George Pell: Six years behind bars3:55
George Pell has been sentenced to six years behind bars. We take a look back at Pell’s history of denial in relation to sexual abuse within the Catholic Church.
Judge Peter Kidd has revealed three key factors he considered when sentencing Cardinal George Pell to six years in prison for sexually abusing two 13-year-old boys at St Patrick’s Cathedral in 1996.
In his hour-long sentencing, Judge Kidd first read out harrowing details of the crimes committed by the 77-year-old.
When outlining Pell’s case for retribution, the judge noted that while there was “no evidence of his remorse”, the cardinal had “experienced an exceptional career within the Catholic Church”.
While victims and members of the media have reacted with outrage towards what they see as a light sentence, Judge Kidd was methodical in laying out three three key factors he considered when arriving at the six-year sentence.
1. THE CARDINAL’S AGE
Judge Kidd said Pell’s age and health status had particularly affected his decision.
“As I have indicated before, you are now in your late 70s. It is relevant in a number of ways,” he said.
“Of some real importance in my sentencing exercise is the fact that each year you spend in custody will represent a substantial portion of your remaining life expectancy.
“While it is a matter of speculation as to how long you will live, the fact is that you are of advanced years and are entering the last phase of your life.
“Like anyone in their late 70s, your health will decline in time.
“I am conscious that the term of imprisonment, which I am about to impose upon you, carries with it a real — as distinct from theoretical — possibility that you may not live to be released from prison.”
He noted Pell already had “some significant enough health issues”, including hypertension and congestive heart failure.
“Facing jail at your age in these circumstances must be an awful state of affairs for you,” the judge said.
The court imposed a non-parole period of three years and eight months.
“I will impose a shorter non-parole period than I otherwise would have been inclined to impose in recognition in particular of your age, so as to increase the prospect of your living out the last part of your life in the community,” Judge Kidd said.
2. LIKELIHOOD OF REOFFENDING
Another contributing factor was Pell’s risk of reoffending, which the Judge deemed negligible. He said Pell’s age, his “otherwise good character” and the fact he has not been convicted of such an offence in the 22 years after his crime factored into his decision.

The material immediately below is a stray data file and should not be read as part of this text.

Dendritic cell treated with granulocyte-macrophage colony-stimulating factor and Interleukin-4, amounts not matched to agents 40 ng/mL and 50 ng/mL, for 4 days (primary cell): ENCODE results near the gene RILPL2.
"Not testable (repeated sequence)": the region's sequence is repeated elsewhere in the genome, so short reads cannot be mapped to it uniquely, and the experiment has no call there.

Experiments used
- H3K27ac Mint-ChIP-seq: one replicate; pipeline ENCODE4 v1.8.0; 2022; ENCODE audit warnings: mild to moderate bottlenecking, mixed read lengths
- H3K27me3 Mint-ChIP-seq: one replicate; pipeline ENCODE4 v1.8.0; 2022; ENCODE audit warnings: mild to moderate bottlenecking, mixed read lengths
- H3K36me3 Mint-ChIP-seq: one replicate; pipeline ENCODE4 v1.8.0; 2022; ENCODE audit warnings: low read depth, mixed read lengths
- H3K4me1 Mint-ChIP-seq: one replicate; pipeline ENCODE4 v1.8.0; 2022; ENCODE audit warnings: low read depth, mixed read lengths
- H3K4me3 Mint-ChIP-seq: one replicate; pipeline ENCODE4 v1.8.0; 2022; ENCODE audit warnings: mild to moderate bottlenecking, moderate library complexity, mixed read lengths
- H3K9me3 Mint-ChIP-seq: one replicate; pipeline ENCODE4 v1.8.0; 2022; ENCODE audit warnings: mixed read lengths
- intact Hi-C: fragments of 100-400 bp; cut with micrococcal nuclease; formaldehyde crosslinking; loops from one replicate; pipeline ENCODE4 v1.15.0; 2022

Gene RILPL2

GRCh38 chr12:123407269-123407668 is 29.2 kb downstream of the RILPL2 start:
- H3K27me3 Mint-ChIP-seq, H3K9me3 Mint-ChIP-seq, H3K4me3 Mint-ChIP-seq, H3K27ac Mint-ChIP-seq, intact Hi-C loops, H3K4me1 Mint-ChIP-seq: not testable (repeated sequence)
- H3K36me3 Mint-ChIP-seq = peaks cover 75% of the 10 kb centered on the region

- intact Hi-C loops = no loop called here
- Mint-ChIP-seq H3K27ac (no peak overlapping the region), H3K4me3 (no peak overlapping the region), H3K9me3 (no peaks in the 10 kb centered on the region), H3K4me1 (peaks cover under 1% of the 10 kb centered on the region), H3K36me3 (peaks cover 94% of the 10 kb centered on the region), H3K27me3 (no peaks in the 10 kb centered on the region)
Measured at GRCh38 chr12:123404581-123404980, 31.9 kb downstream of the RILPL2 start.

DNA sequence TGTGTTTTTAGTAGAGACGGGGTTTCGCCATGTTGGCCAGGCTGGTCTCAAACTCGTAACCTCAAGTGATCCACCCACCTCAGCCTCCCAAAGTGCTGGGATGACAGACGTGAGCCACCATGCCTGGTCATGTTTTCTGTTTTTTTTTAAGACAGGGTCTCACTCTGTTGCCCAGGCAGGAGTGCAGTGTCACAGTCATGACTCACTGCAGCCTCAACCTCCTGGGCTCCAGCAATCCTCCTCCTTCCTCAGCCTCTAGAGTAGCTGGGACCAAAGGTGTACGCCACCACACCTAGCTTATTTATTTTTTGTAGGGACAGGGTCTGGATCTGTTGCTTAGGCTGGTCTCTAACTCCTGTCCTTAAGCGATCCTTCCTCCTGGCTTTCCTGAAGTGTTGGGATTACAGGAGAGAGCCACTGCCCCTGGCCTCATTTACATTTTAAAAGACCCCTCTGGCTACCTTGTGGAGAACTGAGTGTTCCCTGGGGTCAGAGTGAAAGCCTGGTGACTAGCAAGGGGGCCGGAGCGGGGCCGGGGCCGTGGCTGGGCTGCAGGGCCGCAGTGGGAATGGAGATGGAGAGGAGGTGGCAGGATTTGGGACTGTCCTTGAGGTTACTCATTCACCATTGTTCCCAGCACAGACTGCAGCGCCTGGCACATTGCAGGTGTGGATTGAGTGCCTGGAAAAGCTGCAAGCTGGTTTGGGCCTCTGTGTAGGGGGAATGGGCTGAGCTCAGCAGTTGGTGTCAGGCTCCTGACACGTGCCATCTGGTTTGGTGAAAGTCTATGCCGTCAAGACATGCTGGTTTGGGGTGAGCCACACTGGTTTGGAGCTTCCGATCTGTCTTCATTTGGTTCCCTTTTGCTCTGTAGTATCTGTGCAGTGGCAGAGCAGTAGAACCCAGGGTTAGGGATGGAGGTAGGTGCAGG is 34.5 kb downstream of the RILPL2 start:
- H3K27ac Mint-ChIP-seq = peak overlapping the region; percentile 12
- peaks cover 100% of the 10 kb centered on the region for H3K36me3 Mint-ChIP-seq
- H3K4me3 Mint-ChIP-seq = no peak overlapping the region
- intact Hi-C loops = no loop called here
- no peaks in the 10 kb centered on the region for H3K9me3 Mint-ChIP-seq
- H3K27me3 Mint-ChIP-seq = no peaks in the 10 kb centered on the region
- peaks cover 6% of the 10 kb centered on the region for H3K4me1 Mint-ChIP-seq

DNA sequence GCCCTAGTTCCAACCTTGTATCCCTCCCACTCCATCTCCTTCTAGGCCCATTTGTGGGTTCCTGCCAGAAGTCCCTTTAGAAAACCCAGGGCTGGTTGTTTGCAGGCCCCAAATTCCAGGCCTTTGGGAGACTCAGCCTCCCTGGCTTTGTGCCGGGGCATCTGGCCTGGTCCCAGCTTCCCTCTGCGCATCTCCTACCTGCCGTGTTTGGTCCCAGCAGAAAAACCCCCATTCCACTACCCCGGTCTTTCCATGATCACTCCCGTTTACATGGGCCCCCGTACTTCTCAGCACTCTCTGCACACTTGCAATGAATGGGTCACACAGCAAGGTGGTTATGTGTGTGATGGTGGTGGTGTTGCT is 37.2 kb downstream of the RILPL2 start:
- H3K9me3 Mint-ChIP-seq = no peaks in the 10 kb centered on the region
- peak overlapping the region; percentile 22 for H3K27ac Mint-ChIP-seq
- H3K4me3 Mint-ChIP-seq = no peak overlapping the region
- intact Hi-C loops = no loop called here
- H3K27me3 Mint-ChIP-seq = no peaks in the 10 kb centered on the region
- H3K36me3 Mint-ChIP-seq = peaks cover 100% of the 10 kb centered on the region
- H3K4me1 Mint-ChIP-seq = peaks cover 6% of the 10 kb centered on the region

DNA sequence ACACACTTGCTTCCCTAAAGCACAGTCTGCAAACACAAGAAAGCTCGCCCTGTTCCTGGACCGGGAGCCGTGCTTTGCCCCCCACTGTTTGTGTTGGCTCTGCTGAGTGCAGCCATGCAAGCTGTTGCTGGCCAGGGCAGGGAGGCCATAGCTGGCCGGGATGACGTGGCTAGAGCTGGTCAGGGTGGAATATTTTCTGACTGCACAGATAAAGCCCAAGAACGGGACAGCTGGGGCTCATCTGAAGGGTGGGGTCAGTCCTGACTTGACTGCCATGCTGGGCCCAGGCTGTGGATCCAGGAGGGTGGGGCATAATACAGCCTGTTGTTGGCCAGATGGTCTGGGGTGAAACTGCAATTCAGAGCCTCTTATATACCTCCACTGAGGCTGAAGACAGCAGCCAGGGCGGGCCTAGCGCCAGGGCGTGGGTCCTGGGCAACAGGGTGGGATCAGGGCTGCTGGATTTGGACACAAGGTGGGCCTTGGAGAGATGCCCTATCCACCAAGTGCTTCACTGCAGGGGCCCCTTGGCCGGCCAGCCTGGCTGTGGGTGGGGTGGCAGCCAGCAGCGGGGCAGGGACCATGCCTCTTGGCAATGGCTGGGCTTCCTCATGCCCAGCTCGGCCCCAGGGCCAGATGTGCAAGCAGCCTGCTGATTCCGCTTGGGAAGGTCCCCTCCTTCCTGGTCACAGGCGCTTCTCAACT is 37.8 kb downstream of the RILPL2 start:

However, he acknowledged for a second time that Pell had “shown no remorse or insight into your offending” and that there remained no explanation for it.
Based on this, the prosecution argued there was still a limited risk of reoffending, but the judge did not accept this.
“The lengthy period without offending since these matters supports my conclusion that you have effectively reformed and, as I have said, there are other matters, such as your advanced years, which persuade me that you are not a risk to the community,” Judge Kidd said.
He also acknowledged the resumption of Pell’s earlier life in the aftermath of this case was “now impossible”.
3. PELL’S ‘OTHERWISE BLAMELESS LIFE’
Judge Kidd noted Pell had no prior convictions and had not committed other sexual offences since this offending.
He added that character references submitted to the court — including one written by former prime minister John Howard — described Pell as a “compassionate” and “generous” person.
Judge Kidd also took into account the delay in the case, since the abuse occurred 22 years ago.
Acknowledging that victims of sexual abuse often did not come forward for many years, the judge said the delay had allowed Pell to lead an “otherwise blameless life”.
In his final remarks, Judge Kidd said: “Finally, sentencing is often simplistically portrayed by some in the public sphere as being an easy and uncomplicated task. From where I sit today, the exercise is far from an easy one. And it is certainly not simple.
“I am required to weigh all of the relevant matters in this case and then reach a conclusion as to a just and appropriate penalty that reflects all of the circumstances of your case, Cardinal Pell. It is not a mathematical exercise.
“This balancing exercise is inevitably unique to the specific facts and circumstances of your case.”
For crisis support, Lifeline provides a 24/7 line, as well as online resources on a range of issues affect both men and women. Call 13 11 14 or visit lifeline.org.au.